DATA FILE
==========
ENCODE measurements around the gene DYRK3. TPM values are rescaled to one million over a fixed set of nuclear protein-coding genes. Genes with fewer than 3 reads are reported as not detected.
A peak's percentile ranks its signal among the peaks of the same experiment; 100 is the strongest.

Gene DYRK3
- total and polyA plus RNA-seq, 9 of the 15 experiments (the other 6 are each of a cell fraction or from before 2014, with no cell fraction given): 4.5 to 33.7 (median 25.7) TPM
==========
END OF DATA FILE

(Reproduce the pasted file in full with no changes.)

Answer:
ENCODE measurements around the gene DYRK3. TPM values are rescaled to one million over a fixed set of nuclear protein-coding genes. Genes with fewer than 3 reads are reported as not detected.
A peak's percentile ranks its signal among the peaks of the same experiment; 100 is the strongest.

Gene DYRK3
- total and polyA plus RNA-seq, 9 of the 15 experiments (the other 6 are each of a cell fraction or from before 2014, with no cell fraction given): 4.5 to 33.7 (median 25.7) TPM